Two months after the outbreak of war, Charlie wrote to Beryl with the question he wished he had put to her before he left Australia. He hadn’t, though, because ‘I sincerely wanted to ask you to wait for me to return home, but I did not dare to, as it seemed so unfair because five years’—the period of his short service commission—‘is a very long time’. After three years separation, and with a new war, however, everything was different. ‘Please darling, this is a proposal: I want to marry you’. Moreover, he wanted her to come to Egypt so they could be together.
(Unattributed engagement notice. Courtesy of the Fry family archive.)
Beryl accepted immediately, but it was over a month before Charlie received word. He was ecstatic: ‘At last my dream of almost eight years has materialised and I am very proud and happy of what we have so far accomplished. I was out on a desert landing ground when an aircraft brought your cable, and the pilot thought I had gone crazy with the antics that I performed’.
Much as they wanted to, it was not possible for Beryl to cross the world to be with her new fiancé. Within months, 112 Squadron was in action. From Egypt it moved to Greece, and then to Crete. Gladiators had been traded for Hurricanes and Charlie, now a flight commander, was in frequent combat. ‘Crete was being subjected to Stuka attacks and the sky was often thick with Messerschmitts’, he later recalled. On 16 May 1941, ‘a fateful day’, Charlie, or Digger, as he was known almost from the time he had set foot in England, was in battle yet again:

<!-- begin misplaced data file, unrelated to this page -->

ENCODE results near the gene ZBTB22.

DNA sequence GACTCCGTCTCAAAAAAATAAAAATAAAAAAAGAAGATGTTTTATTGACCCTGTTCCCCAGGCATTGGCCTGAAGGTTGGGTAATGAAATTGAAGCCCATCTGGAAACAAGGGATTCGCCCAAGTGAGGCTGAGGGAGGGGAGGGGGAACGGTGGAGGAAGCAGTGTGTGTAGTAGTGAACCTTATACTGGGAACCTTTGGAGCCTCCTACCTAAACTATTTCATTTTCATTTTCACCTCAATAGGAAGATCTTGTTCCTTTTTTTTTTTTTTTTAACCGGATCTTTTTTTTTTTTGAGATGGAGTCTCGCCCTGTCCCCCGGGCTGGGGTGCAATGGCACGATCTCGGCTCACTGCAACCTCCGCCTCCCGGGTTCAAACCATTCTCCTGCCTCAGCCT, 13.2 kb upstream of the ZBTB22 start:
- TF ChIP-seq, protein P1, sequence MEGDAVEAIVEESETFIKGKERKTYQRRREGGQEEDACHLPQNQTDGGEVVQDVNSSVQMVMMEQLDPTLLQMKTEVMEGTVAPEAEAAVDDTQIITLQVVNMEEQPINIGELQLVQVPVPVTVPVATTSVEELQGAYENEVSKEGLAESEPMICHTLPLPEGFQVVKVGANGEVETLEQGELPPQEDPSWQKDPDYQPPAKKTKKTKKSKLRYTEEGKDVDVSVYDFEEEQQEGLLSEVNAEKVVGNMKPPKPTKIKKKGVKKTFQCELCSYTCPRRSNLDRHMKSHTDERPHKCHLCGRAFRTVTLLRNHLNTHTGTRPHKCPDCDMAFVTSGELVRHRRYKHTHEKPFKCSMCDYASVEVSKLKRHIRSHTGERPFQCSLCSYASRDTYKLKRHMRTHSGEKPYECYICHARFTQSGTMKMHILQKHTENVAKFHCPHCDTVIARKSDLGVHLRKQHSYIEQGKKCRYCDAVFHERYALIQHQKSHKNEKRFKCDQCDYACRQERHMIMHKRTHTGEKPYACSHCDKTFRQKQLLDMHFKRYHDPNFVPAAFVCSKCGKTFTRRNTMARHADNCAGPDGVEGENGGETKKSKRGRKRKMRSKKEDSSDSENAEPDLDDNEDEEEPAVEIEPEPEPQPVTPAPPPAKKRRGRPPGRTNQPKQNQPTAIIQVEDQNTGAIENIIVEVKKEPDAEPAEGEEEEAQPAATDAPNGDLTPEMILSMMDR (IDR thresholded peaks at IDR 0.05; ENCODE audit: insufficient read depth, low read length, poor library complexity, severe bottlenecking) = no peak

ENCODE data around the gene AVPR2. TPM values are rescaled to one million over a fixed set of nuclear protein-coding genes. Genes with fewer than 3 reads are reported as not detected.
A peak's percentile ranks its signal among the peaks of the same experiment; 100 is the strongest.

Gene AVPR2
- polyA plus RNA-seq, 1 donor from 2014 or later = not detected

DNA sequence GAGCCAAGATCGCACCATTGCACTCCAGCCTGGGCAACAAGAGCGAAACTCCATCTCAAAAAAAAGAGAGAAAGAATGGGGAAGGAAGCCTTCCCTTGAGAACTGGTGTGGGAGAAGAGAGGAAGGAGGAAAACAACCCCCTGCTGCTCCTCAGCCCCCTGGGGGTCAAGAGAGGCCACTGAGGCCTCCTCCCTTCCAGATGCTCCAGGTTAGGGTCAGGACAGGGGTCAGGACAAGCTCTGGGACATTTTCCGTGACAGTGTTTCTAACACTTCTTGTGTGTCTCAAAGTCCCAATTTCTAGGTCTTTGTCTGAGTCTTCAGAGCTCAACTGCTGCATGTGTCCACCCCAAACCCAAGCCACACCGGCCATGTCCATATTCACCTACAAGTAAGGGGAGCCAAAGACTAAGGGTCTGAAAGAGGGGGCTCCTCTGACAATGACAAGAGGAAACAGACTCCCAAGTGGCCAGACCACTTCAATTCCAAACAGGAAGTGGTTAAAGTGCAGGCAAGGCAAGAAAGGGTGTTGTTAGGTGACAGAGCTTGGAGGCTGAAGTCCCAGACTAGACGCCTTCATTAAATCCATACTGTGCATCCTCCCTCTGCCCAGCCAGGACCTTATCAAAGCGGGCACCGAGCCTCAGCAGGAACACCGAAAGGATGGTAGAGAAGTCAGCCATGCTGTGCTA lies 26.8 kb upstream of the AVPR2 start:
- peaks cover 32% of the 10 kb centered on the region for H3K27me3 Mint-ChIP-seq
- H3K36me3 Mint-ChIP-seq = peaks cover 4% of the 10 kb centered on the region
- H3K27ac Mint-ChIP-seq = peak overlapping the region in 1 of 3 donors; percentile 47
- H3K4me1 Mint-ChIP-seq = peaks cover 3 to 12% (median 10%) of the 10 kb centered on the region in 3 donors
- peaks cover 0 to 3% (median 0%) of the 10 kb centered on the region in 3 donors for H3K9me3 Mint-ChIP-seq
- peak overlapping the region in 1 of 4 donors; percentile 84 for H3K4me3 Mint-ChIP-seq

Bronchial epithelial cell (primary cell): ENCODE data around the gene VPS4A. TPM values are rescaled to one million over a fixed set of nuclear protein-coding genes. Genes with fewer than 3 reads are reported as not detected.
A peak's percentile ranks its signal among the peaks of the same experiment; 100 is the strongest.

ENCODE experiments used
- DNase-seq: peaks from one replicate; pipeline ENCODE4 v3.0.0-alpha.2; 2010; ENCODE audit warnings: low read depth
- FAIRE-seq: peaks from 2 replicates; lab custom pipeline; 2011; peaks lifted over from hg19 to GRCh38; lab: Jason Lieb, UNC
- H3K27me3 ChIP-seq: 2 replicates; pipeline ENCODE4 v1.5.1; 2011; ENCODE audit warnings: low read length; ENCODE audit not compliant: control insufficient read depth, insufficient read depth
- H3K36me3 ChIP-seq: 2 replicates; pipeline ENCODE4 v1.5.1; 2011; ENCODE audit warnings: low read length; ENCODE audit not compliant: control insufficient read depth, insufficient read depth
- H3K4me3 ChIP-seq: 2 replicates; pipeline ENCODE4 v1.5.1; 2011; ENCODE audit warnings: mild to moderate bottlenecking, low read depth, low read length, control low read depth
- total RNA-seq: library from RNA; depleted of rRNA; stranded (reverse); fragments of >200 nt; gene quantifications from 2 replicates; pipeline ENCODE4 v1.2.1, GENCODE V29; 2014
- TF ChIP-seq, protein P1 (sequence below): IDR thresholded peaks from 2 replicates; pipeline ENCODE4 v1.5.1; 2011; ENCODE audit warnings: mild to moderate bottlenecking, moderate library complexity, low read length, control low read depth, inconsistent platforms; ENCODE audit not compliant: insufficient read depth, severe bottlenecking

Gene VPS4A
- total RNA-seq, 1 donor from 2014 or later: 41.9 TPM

‘They appeared again in the very early morning, followed by Ju88s, Dornier 17s, and Ju52s. Crete was subjected to a great softening-up before the troop-carrying gliders came on the scene. The sky also turned white with the canopies of German parachutists. The tide of our war had turned.’